Since then, at least eight annual conferences have commissioned, ordained or licensed gay clergy in defiance of the bans. Those include Baltimore-Washington, California-Nevada, Desert Southwest, Michigan, New York, Northern IllinoisMountain Sky and Oregon-IdahoNorth Texas also ordained an openly gay pastor, but she is single and so her ordination does not violate the Book of Discipline ban.  

“We just don’t think it’s a debate because the Bible’s already stated what it says,” said Hodum, referring to passages in the Bible that object to same-sex activity.

The Mississippi Conference had 972 churches as of Jan. 1, 2018. The seven churches disaffiliating are not the first to begin the process of leaving. The following churches are in various stages of seeking to disaffiliate from The United Methodist Church:

• Bellwether United Methodist Church in Jackson, Mississippi, which left the denomination in 2018 after reaching a financial settlement with The United Methodist Church and retained its church property.

• The Pointe United Methodist Church in Brandon, Mississippi, which left the denomination in 2018 after reaching a financial settlement with The United Methodist Church and retained its church property.

• First United Methodist Church in Louisville, Mississippi, which is involved in a lawsuit with The United Methodist Church over its intent to leave the denomination.

“While we grieve the loss of these churches, we have been busy planning and planting new congregations and revitalizing existing congregations,” Swanson said. “It is our belief that we can grieve and build toward a greater future.”

Reconciliation with departing United Methodist churches is unlikely at this point, Swanson said.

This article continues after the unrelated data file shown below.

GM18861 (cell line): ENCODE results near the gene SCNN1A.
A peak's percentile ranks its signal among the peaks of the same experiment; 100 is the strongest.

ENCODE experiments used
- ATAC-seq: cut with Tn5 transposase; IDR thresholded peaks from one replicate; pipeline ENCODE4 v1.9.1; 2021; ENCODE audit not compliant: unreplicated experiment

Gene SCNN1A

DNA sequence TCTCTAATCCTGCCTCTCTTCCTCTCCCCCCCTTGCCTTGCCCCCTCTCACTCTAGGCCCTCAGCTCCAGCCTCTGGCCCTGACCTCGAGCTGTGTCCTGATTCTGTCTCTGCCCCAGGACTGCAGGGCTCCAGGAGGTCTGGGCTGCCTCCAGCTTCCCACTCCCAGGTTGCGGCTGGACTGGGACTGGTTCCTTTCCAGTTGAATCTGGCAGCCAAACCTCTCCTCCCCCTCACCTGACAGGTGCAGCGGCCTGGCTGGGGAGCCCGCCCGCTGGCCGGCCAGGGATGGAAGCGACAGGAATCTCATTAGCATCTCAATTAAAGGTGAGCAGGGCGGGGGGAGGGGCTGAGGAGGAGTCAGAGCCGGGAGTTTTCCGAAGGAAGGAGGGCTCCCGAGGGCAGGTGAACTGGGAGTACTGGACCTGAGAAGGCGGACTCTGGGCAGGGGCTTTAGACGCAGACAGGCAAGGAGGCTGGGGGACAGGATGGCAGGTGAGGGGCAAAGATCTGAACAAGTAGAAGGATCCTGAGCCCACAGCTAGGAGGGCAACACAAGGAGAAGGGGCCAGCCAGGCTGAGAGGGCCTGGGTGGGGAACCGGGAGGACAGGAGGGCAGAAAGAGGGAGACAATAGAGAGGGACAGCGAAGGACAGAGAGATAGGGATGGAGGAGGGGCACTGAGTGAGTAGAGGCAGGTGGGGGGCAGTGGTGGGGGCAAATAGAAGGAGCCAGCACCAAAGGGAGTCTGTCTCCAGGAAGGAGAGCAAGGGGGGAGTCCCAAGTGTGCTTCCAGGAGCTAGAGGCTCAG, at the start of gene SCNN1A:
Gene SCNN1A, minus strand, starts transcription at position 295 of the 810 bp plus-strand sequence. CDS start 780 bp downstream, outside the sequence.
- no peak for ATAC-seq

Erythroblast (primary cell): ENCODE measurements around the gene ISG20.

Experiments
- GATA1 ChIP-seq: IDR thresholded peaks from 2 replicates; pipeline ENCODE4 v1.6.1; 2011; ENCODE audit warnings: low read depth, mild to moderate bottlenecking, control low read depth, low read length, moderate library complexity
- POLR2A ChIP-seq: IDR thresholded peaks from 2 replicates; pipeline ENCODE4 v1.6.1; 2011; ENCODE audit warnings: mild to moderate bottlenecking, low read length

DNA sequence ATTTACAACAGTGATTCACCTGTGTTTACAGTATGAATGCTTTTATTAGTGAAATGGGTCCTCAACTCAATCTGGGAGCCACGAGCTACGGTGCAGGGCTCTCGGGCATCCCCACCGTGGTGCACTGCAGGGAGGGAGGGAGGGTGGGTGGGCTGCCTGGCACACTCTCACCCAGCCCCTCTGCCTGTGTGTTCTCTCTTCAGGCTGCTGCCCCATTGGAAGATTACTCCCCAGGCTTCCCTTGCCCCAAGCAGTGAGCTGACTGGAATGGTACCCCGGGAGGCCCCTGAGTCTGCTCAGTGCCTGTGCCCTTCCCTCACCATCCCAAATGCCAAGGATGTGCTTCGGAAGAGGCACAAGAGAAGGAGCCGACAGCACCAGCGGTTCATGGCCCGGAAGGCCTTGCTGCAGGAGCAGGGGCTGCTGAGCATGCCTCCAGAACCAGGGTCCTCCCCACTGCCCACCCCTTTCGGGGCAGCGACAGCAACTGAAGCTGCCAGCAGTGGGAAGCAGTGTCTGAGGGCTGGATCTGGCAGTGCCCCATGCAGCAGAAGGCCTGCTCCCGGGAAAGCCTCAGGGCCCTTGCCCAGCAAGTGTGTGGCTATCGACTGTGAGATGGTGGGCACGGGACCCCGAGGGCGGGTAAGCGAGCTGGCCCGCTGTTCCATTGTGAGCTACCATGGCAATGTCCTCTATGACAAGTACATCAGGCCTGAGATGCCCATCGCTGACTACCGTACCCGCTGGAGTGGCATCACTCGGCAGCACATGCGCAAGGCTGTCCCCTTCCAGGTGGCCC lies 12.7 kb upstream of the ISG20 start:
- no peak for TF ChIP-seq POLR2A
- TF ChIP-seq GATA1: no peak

“Reconciliation for those who have chosen to depart would be for our general church to hear their voices as legitimate voices that need to be listened to around the tables where decisions are made,” he said. 

“They don’t believe that will happen so they left.”  

Patterson is a United Methodist News Service reporter in Nashville, Tennessee. Contact him at 615-742-5470 or [email protected]. To read more United Methodist news, subscribe to the free Daily or Weekly Digests.

Sign up for our newsletter!

umnews-subscriptions
General Church
Kenneth Feinberg (holding microphone), speaks during a livestreamed panel discussion in Tampa, Fla., with members of the team that developed a new proposal that would maintain The United Methodist Church but allow traditionalist congregations to separate into a new denomination. Feinberg moderated the work of the team that created the proposal, called the "Protocol of Reconciliation & Grace Through Separation.” Photo by Sam Hodges, UM News.

Panel offers peek behind scenes of separation plan

United Methodist participants talk about forming Protocol of Reconciliation & Grace Through Separation in livestream.
General Church
On Jan. 3, a 16-member group of United Methodist bishops and other leaders offered the “Protocol of Reconciliation & Grace Through Separation” proposal to preserve The United Methodist Church while allowing for a new traditionalist-minded denomination. UM News reports on the process the group took to arrive at its plan. Graphic by Laurens Glass, UM News.

Protocol process painful but fruitful

Participants in mediation talk about how agreement was found among markedly different perspectives for the future of The United Methodist Church.
General Church
Famed mediator Kenneth Feinberg speaks during a forum at the Miller Center at the University of Virginia in Charlottesville, in May 2011. Feinberg helped a diverse group of United Methodist bishops and other leaders reach an agreement, released Jan. 3, on a "Protocol of Reconciliation & Grace Through Separation." Photo courtesy of the Miller Center, Creative Commons.

Feinberg kept church negotiators at table

Mediator of 9/11 victims' fund played key role in separation plan worked out by diverse team of United Methodist leaders.